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Technology Hand-Me-Downs Increase In Popularity


Clothes hand-me-downs have been in practice since the existence of kids, and well, clothes. And while we’re all too familiar with clothing being passed down (whether we got hand-me-downs ourselves, or make our kids ‘recycle’ their clothes among siblings), a recent trend has emerged this Christmas season -- tech hand-me-downs.

With technology topping most kids’ Christmas lists, the practice of parents handing their technology down to kids after getting new gadgets for themselves is a great way for everyone to get that tech must-have item on their wish lists. 

A recent study by PBS KIDS of parents with kids ages 2-10 found that nearly a quarter will be “handing down” their used gadgets (mostly computers and mobile devices). While the iPad tops the most coveted items on kids’ lists, I’m pretty sure most kids would be just fine with getting a used tablet as opposed to no gadget at all. 

The step before the hand-me-down phase should be making sure that the phone or device is free and clear of anything that is not intended for a young audience, whether that’s bookmarked websites, emails, apps and the like.  

As part of the survey and the passing down of technology, PBS offers the following tips for parents before switching ownership:

  1. Sweep it: All devices should be cleaned of any content including personal files, credit card information, etc. before handing down to kids. Parents should swipe all their browser “cookies” and perform an application sweep.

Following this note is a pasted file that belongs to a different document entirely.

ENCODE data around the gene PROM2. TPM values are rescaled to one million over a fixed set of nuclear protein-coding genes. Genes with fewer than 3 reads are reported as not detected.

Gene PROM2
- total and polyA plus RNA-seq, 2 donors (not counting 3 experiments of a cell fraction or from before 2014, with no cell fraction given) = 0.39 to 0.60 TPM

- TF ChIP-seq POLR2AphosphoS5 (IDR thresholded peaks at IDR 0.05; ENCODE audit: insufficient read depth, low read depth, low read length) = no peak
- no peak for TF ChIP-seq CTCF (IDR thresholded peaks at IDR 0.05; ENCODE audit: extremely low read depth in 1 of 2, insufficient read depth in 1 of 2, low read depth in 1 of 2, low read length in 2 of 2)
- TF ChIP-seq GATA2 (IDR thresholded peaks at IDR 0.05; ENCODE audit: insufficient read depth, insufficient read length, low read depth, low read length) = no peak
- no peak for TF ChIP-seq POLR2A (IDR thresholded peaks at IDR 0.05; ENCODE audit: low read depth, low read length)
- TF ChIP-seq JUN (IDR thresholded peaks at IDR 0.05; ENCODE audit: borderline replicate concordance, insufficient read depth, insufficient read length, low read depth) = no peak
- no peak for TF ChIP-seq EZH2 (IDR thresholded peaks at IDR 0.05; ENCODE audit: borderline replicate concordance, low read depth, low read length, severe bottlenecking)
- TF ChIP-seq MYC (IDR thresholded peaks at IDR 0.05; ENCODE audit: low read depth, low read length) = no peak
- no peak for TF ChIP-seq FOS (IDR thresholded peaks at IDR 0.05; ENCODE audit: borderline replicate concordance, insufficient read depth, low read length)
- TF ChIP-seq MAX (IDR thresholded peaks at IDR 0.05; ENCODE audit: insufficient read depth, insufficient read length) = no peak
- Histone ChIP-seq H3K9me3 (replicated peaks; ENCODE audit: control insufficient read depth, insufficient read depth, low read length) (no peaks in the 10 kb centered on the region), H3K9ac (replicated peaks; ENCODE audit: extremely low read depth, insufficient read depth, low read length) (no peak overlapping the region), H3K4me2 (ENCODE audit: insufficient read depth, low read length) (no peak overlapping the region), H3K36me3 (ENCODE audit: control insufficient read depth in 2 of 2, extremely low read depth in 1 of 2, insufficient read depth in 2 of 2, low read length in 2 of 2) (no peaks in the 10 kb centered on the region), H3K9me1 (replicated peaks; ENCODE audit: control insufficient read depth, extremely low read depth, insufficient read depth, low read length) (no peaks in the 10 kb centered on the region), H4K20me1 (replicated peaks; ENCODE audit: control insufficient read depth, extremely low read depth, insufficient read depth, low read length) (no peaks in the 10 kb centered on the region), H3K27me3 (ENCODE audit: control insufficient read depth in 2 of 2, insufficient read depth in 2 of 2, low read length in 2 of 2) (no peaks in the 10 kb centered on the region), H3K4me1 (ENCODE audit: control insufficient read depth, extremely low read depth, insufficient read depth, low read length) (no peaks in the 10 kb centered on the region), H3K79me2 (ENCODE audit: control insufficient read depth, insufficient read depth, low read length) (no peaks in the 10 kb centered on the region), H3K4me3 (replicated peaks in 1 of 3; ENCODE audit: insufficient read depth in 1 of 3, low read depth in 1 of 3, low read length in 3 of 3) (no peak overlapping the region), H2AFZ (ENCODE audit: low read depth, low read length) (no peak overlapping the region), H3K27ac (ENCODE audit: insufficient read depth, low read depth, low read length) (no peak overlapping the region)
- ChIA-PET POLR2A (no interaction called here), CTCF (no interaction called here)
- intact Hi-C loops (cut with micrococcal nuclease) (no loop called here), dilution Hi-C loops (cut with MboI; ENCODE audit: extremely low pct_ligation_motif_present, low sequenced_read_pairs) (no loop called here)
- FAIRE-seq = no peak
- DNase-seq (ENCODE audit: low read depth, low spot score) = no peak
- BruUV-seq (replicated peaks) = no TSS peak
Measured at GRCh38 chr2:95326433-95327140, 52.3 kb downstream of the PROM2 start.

2. Secure it: There are parental controls on most tech devices that can turn certain features on and off. Settings on the iPhone, for example, that can be restricted include explicit song titles, Internet browser, YouTube, iTunes and the camera.
  3. Set limits: As with any new toy, parents should set expectations and limitations with their kids when the device is handed down, and should encourage other forms of learning and play beyond the screen.
  4. Find the right apps for your child: A good app is the perfect combination of education and entertainment, and should be appropriate for your child’s age and stage of development.
  5. Avoid apps that try to sell: Apps labeled “lite” or “free” often attempt to make money by trying to sell virtual items while a child is playing a game, or link to another related app that requires payment to download. Select apps from trusted, reliable sources, and make sure that they are not trying to market to your child.




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